We restate the familiar because respondents would have us pronounce an additional rule: that when Congress has made specified activity unlawful, 'coincidence is as ineffective as opposition,' and State laws 'aiding' enforcement are invalid. Respondents seem to argue that this is as fundamental as the rule of conflict with national authority, and that it rests upon wholly independent premis s.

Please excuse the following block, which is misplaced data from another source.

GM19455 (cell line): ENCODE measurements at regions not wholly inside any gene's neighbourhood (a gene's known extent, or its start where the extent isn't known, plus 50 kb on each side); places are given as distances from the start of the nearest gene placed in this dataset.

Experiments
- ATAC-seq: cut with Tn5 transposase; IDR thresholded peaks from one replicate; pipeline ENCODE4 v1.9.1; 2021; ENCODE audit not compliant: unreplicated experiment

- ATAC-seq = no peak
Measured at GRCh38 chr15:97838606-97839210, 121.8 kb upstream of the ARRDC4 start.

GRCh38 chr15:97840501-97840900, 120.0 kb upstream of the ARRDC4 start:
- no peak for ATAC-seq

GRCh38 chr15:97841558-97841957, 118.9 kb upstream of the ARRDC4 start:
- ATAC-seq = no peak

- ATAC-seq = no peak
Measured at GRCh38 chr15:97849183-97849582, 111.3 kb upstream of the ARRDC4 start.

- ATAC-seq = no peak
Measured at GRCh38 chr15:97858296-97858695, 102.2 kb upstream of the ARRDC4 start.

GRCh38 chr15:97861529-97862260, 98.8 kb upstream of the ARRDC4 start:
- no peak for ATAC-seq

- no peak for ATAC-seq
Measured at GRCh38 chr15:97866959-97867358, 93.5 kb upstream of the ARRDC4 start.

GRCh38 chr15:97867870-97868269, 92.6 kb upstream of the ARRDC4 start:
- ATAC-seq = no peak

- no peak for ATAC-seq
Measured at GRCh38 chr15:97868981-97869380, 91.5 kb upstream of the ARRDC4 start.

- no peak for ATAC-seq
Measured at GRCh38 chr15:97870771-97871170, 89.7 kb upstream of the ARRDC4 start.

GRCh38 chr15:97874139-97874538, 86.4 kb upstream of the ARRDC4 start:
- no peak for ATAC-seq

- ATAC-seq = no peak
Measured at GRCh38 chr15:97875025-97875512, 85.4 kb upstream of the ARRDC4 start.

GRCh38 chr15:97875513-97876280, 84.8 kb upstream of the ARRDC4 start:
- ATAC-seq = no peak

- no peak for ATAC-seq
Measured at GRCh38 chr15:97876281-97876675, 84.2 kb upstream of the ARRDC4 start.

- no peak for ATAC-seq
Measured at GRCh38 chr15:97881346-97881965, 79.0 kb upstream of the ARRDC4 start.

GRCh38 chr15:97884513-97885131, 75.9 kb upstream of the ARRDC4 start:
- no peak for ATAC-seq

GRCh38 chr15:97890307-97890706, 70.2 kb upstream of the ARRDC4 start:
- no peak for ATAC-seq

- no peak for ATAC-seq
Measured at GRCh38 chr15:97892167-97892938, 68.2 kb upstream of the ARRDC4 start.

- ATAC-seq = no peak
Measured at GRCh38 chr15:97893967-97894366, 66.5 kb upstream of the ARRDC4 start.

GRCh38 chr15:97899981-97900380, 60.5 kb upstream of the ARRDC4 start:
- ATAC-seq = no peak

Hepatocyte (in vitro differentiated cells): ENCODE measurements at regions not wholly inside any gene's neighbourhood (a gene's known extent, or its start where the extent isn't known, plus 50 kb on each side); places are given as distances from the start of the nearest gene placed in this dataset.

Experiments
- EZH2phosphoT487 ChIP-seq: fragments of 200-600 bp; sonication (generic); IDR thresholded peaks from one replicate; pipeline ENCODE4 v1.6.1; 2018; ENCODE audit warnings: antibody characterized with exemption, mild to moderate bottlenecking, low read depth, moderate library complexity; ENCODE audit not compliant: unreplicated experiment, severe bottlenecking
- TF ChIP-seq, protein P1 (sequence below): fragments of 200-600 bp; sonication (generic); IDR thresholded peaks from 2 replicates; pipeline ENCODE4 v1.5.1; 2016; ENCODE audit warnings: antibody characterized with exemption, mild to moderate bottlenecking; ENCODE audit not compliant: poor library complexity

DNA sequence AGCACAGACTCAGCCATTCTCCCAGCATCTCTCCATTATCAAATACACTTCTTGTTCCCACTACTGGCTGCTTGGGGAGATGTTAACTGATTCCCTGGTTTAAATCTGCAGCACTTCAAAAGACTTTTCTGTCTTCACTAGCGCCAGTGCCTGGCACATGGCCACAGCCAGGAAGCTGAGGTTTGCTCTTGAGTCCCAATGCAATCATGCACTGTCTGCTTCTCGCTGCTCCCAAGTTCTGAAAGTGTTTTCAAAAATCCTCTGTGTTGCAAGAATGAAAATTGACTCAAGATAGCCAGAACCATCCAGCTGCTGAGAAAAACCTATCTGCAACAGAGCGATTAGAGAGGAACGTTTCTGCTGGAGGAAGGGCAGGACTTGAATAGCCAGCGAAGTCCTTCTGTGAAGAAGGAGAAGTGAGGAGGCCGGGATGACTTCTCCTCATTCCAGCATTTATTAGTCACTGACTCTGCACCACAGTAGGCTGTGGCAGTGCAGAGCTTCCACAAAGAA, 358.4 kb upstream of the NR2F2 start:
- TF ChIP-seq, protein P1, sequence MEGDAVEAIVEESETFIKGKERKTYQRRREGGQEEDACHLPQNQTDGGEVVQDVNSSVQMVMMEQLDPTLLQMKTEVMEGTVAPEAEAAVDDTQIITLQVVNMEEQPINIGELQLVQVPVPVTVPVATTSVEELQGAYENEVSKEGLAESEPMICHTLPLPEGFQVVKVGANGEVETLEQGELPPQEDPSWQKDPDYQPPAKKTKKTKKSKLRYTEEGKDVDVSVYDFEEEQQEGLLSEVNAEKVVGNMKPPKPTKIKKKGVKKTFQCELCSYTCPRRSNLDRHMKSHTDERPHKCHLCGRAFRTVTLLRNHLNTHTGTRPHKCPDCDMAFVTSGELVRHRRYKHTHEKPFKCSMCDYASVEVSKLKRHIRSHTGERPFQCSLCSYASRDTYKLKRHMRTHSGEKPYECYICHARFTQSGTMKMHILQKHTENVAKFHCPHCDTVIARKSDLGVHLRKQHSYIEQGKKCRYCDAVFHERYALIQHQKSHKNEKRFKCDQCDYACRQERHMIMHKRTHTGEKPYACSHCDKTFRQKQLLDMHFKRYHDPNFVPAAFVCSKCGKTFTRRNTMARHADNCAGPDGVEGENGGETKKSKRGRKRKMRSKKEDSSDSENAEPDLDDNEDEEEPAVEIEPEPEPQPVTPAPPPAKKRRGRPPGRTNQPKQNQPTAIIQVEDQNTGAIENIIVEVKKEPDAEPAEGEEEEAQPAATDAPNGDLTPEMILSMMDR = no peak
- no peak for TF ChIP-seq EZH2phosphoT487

But respondents seize upon only one part of the familiar phrase in Charleston & Western C.R. Co. v. Varnville Furniture Co., 237 U.S. 597, 604 , 716, 717, Ann.Cas.1916D, 333. We said that when 'Congress has taken the particular subject-matter in hand, coincidence is as ineffective as opposition * * *' See also, Pennsylvania R. Co. v. Public Service Commission of Commonwealth of Pennsylvania, 250 U.S. 566, 569 , 37; Missouri Pac. R. Co. v. Porter, 273 U.S. 341, 346 , 385. Respondents' argument assumes the stated premise-that Congress has 'taken the particular subject-matter in hand,' to the exclusion of state laws. The Court could not have intended to enunciate a mechanical rule, to be applied whatever the other circumstances indicating congressional intent. Neither the language nor the facts of the cases cited support an approach in such marked contrast with this Court's consistent decisional bases. The Varnville case struck down a South Carolina statute which had the effect of holding a connecting carrier liable for goods damaged in inter- [336 U.S. 725 , 730] state commerce, when Congress had determined that the initial carrier should bear primary responsibility; the Pennsylvania Railway case held invalid a state measure requiring a specified type of rear platform different from the detailed specifications of the Interstate Commerce Commission; and in the Porter case, the Court thought Congress intended to leave the terms of a uniform bill of lading to the I.C.C., and that state laws on the subject were meant to be ineffective. See Cloverleaf Butter Co. v. Patterson, 315 U.S. 148 , 157-159, 496-498, 786.